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390-year-old lamp post in Nalgonda dedicated to Kasi Viswanatha unravels trade links of Telangana

February 07, 2024 01:33 pm | Updated 01:33 pm IST - HYDERABAD

The 20-foot-tall lamp post on the edge of river Krishna in Nalgonda, Telangana, was a geographical marker on the trade route | Photo Credit: By Arrangement

A newly-discovered Deepastambham (lamp post) on the edge of River Krishna in Nalgonda district casts a fresh light on trade ties in the region in early medieval times. Archaeologists working in the area found the 20-foot tall pillar with hollows for lamps and a multi-lingual inscription in Mudimanikyam village of Nalgonda in Telangana.

Besides the lamp post, archaeologists found a small flat roofed structure near the Krishna river bank in Nalgonda district, Telangana | Photo Credit: By Arrangement

“The pillar and a small flat roofed structure near it was found by Ashok Kumar. It is on a slope from the village leading to the river bank. We have not found anything like this in the Krishna river valley. Nor are there records of similar structures,” says M. A. Srinivasan who found the pillar along with Ashok Kumar of Public Research Institute for History, Archaeology & Heritage (PRIHAH).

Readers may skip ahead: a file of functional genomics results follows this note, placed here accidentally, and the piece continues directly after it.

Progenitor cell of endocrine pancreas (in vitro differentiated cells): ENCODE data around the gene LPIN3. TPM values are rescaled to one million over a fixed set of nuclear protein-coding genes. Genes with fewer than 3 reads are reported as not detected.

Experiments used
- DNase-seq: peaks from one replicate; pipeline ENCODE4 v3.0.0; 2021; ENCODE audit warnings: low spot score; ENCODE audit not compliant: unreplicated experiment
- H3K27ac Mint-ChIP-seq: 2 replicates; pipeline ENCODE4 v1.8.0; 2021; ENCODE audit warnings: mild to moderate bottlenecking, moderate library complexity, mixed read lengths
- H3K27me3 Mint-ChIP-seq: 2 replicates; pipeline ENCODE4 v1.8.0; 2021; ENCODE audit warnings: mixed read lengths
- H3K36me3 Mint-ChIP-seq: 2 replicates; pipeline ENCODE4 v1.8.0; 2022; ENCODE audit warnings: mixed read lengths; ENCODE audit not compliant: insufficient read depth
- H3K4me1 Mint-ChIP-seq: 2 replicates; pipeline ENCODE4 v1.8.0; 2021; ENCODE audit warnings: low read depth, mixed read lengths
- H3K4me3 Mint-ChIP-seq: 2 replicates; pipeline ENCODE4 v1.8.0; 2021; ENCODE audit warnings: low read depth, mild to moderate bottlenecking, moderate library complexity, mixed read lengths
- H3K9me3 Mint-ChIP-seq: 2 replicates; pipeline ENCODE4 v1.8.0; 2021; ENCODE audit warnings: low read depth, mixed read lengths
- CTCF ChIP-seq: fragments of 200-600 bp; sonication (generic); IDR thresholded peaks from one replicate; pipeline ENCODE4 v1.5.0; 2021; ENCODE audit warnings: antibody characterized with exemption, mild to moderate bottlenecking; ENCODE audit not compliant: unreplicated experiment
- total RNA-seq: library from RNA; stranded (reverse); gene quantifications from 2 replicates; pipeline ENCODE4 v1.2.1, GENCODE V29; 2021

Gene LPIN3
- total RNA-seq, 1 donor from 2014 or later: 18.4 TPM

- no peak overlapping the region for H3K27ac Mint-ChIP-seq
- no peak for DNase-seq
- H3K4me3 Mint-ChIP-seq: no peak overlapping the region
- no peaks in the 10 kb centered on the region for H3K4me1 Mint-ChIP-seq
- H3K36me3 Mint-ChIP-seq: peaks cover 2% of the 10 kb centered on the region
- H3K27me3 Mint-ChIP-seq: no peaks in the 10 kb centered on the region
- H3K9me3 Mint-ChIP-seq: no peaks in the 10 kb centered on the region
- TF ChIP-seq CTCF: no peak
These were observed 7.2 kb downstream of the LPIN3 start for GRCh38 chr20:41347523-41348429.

While Dhwajasthambam (flag poles) are part of temple architecture, lamp posts are rare in the Deccan while they are common in temples in the west coast including Goa. 

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“Based on the inscription engraved on the lamp post near the ruined Śiva temple, the pillar can be dated to June 1635 and it is written in Telugu mixed with Tamil language. It is dedicated to Kasi Viswanatha and because of its height, it would have served as a lighthouse on the riverine trade route,” said M. Munirathnam Reddy, Director (Epigraphy), Archaeological Survey of India who has studied the inscription. The inscription was engraved by Madiraju Narasayya of Yidupulapāti and erected by Polinedu, son of Vali Munulayya. “Similar pillars have been found in Tamil Nadu but they don’t have inscriptions,” he informed.

The village is about 180 kilometres from Hyderabad which was ruled by the Qutb Shahi rulers at that time. European travellers, including the French diamond trader Tavernier who made five trips to the Hyderabad kingdom in the same period, describe land trade routes. But make reference to riverine trade.  

The team of archaeologists also discovered an eighth century inscription recording a grant during Badami Chalukya rule in the region showing that the village was part of trade route over the millennia.

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